Home Science It’s A Big Year For The Solar System. Here’s When You Can See Saturn, Jupiter, Mars And Venus With Naked Eyes

It’s A Big Year For The Solar System. Here’s When You Can See Saturn, Jupiter, Mars And Venus With Naked Eyes

It’s A Big Year For The Solar System. Here’s When You Can See Saturn, Jupiter, Mars And Venus With Naked Eyes

Did you see the “Christmas Star?” December 21’s rare (and somewhat auspicious?) celestial event saw Jupiter and Saturn appear to come to within 0.1º of each other. 

So what comes next? From a rare “triple conjunction” to Venus as a super-bright “Evening Star” and the best dates to see Jupiter and Saturn at their biggest and brightest, 2021 will contain plenty of opportunities for planet-spotting. 

From inner planet Mercury to eight planet from the Sun, Neptune, here are the highlights and dates for your diary so you can get the best from seeing the Solar System in 2021. 

Mercury, Jupiter and Saturn in a ‘triple conjunction’  

When: January 10, 2021 (just after sunset)

Where: southwestern sky

If you’ve been watching Jupiter and Saturn come close to each other for much of 2020, it’s soon time to say goodbye – though only after a “triple conjunction” with Mercury. You’ll need to look very low to the horizon just after sunset for this rapidly sinking sight. 

Venus and Jupiter in conjunction

When: Just before sunrise on Thursday, February 11, 2021

Where: southwestern sky

It will occur super-close to the horizon and will be visible only for a very short time before the sky brightens, but if you’re up for a challenge the prize will be the two brightest planets—Venus and Jupiter—shining very close to each other. Check the sunrise time where you are and look very low to the southwestern horizon 30 minutes before.

Mars among the stars

When: Two hours after sunset on Wednesday, March 3, 2021

Where: southwestern night sky

This will be a good month to watch Mars in the constellation of Taurus, where it will pass close to the star clusters of the Pleiades and the Hyades, as well as to red supergiant star Aldebaran. On March 3 it will get within 2.6°S of the Pleiades and on March 19 alight with the Moon and Aldebaran. However, Mars in 2021 will get dimmer and dimmer, eventually disappearing from the evening sky in October. 

Jupiter meets Mercury, Saturn and the Moon

When: March 9 and 10, 2021 (before sunrise)

Where: close to southeastern horizon

After being lost in the Sun’s glare for much of January and February, Jupiter will remerge in the morning sky and, on March 9 and 10, you’ll be able to watch the giant gas planet appear close to Mercury, Saturn and a crescent Moon. On March 5, Jupiter and Mercury will be just 0.3° apart.

Venus as an ‘Evening Star’

When: Immediately after sunset, April-December, 2021

Where: western night sky

After dominating the post-sunset night skies for the first half of 2020, Venus won’t be around much in 2021 for those in the northern hemisphere. Come April 2021 it will emerge once again into the post-sunset sky as an “Evening Star.” By May it will be bright and inch towards Mars, but it won’t get very high as seen from the northern hemisphere. It will reach its maximum brightness in December.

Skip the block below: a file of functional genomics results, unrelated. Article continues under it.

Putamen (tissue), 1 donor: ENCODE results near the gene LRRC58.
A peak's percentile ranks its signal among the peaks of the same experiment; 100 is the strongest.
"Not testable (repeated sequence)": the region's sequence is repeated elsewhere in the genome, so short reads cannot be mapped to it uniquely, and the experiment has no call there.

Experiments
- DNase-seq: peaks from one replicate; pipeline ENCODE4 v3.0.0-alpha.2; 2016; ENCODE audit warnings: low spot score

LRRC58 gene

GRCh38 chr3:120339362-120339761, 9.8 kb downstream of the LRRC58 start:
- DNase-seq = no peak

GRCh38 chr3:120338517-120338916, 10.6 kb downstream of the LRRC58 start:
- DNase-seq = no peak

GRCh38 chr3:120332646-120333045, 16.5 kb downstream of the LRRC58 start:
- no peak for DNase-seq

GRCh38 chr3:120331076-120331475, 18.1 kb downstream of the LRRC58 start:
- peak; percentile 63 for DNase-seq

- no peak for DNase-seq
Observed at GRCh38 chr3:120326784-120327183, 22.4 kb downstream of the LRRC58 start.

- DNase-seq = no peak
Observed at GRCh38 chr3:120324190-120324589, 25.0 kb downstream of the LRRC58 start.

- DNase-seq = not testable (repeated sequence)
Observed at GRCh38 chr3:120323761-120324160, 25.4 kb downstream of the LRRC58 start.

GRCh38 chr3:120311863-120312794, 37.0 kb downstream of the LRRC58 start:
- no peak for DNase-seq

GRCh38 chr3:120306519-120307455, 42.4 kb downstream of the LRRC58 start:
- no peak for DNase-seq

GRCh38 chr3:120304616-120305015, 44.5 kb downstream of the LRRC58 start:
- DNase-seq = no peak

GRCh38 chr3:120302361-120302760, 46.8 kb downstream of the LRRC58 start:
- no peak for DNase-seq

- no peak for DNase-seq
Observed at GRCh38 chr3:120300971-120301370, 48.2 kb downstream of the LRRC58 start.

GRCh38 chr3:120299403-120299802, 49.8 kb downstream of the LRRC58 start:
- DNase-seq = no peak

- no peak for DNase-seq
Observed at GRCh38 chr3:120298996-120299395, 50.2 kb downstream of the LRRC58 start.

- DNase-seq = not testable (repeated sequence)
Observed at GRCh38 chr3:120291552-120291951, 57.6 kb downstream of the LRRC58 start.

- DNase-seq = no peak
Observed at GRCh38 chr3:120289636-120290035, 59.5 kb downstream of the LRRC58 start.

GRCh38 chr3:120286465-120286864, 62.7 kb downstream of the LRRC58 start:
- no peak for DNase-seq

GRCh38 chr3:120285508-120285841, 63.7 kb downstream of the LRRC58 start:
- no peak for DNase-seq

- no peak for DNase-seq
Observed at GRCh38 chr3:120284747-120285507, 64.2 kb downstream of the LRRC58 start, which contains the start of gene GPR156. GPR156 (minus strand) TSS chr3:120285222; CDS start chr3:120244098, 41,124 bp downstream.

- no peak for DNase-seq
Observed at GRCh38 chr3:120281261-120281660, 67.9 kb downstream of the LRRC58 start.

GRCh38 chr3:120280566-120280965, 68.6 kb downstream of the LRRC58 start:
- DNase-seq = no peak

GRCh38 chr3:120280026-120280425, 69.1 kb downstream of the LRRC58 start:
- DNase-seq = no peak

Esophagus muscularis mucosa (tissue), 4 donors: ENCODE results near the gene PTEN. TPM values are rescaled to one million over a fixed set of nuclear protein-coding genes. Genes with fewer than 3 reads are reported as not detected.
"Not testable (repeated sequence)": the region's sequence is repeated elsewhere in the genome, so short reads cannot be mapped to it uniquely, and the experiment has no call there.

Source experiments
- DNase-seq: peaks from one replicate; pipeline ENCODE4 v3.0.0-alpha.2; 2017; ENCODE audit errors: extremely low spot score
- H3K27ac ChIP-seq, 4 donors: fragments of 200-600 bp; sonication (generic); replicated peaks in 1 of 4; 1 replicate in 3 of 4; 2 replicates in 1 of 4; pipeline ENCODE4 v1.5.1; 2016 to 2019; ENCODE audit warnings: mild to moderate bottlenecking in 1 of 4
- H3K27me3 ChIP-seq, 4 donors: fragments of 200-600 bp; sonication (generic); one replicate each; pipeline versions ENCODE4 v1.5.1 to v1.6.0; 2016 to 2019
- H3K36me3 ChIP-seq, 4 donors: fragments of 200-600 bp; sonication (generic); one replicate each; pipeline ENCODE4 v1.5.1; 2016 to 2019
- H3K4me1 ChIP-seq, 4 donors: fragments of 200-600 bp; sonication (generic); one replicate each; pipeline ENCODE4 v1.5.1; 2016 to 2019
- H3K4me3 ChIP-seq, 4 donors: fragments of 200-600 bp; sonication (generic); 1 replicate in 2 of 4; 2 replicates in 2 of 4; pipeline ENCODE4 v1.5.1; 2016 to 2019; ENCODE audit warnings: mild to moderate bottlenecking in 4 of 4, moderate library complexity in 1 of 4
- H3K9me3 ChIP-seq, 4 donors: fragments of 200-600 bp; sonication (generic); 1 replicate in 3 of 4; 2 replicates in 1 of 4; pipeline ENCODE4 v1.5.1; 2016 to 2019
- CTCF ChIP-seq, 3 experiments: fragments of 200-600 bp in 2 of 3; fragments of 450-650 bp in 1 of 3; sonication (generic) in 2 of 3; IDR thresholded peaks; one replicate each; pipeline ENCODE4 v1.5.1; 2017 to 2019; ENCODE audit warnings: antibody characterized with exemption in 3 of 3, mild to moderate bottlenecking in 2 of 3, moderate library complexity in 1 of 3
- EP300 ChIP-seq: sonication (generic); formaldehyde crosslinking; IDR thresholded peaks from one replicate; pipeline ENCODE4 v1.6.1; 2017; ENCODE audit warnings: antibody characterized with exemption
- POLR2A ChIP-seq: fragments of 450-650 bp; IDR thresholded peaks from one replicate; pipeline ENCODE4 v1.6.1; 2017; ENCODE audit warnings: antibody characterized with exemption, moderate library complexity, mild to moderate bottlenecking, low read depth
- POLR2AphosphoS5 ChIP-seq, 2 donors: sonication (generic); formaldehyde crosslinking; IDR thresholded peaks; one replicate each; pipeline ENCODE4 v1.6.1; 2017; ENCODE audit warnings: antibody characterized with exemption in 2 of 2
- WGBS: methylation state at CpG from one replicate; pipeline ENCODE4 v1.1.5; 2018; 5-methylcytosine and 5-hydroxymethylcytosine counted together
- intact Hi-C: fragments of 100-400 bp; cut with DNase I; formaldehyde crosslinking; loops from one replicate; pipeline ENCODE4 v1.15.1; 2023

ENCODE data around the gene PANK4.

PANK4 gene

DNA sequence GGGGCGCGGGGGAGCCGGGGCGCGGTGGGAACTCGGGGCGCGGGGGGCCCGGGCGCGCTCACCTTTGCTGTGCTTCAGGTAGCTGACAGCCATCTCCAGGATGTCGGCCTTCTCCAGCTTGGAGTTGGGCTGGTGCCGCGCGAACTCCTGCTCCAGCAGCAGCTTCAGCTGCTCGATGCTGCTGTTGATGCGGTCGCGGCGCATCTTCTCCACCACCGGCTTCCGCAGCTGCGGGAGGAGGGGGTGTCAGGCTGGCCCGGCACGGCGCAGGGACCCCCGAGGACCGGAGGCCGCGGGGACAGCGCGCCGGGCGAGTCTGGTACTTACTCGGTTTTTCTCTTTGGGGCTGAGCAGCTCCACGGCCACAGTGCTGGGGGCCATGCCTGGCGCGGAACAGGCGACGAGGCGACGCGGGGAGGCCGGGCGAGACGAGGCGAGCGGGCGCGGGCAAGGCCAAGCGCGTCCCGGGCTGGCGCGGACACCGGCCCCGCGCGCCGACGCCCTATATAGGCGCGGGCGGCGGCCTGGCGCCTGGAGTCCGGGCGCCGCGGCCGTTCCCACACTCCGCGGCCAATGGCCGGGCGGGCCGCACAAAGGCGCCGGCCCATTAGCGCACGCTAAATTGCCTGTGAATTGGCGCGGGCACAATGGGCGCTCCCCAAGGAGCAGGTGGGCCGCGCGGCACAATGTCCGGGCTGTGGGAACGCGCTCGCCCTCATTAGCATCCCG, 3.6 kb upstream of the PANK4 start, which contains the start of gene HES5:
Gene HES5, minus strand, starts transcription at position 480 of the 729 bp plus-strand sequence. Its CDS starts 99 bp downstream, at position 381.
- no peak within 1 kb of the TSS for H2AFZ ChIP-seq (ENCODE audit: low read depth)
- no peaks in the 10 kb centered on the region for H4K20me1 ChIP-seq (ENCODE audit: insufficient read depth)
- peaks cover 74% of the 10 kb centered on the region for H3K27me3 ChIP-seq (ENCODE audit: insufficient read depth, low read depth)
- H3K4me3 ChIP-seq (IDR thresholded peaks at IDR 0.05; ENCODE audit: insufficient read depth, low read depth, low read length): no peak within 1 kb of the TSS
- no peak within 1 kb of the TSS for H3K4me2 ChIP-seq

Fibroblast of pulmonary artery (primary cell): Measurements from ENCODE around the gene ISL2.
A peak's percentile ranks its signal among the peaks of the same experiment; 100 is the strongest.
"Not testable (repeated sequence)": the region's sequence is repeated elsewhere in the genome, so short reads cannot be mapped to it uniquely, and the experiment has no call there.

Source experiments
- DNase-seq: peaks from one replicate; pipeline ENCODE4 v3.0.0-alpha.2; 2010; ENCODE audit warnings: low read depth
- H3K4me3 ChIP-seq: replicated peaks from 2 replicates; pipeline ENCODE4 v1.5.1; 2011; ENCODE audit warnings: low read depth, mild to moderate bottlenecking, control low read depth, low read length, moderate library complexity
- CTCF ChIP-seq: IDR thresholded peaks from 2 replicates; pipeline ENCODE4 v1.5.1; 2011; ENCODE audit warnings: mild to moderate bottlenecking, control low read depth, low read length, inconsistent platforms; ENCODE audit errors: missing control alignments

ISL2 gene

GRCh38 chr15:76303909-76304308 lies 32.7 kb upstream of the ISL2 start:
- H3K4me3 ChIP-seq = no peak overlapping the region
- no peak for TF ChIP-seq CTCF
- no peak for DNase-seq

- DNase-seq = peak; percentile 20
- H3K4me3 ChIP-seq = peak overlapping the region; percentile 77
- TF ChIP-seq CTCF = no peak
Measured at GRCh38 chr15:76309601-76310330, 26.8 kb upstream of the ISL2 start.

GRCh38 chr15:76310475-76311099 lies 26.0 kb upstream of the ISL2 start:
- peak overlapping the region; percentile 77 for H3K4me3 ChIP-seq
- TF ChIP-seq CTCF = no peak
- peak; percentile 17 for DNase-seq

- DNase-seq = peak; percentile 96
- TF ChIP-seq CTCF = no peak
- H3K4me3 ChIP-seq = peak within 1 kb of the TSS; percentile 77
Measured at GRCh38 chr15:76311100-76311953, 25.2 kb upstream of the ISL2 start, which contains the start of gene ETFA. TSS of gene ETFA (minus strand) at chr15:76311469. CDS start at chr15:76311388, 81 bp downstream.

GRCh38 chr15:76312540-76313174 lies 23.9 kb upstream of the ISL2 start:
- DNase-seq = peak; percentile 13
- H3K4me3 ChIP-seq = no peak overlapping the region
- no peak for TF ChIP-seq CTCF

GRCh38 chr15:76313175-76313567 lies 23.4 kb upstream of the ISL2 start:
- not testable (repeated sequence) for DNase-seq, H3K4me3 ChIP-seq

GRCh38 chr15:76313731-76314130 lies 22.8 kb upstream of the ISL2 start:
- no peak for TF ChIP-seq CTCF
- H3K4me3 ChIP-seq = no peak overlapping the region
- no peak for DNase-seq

Venus meets Mercury 

When: May 29, 2021

Where: Just after sunset in the west

From the perspective of Earth and any other planet further from the Sun, the two inner planets appear to buzz around our star in no time at all and are only visible shortly before sunrise and shortly after sunset. However, Venus and Mercury do pass each other frequently. Today they will be appear to be just 0.4º apart while 17º from the Sun. If you want to see Mercury in 2021, May 13 through May 29 is when to try.

Venus and Mars in conjunction

When: July 13, 2021

Where: Just after sunset very low on the western horizon 

This won’t be easy to see, but anyone wanting to see a reprise of Jupiter and Saturn’s “great conjunction” should cast their eyes west on July 13, 2021 to see Venus and Mars just 0.5º apart. If you want to see a slim crescent Moon nearby look on July 11, 2021. 

Saturn at opposition

When: August 2, 2021

Where: rising in the east and in the sky all night

Tonight Saturn reaches opposition, when Earth passes between it and the Sun. As a consequence the planet’s disk is 100% illuminated as seen from Earth, and Saturn will look at its brightest and best for all of 2020. However, in practice the ringed planet will be well-positioned and shining very brightly for many weeks before and after this date.

Jupiter at opposition

When: August 19, 2021

Where: rising in the east and in the sky all night

Tonight Jupiter reaches opposition. The geometry of a planet’s opposition also means that the planet rises at dusk (in the east) and sets at dawn (in the west), which is convenient. It’s a time to point binoculars and telescopes at the gas giant to see if you can see pink bands in its atmosphere and four of its moons – both are easy targets. 

Jupiter and a ‘Seasonal Blue Moon’

When: Sunday, August 22, 2021

Where: east

Defined as third of four full Moons in the same season, there will be a full “Sturgeon Moon” on August 22, 2021. As a bonus it will occur just 3º from giant planet Jupiter almost at its brightest of the year.

Mercury attends a total solar eclipse

When: December 4, 2021

Where: Antarctica 

On December 4, 2021 there will be a total solar eclipse in Antarctica. It won’t be witnessed by many – just those on cruises around Antarctica and a lucky few eclipse-chasers in planes – but those viewing totality may be able to see Mercury close to the Sun. 

Wishing you clear skies and wide eyes.

This article is auto-generated by Algorithm Source: www.forbes.com

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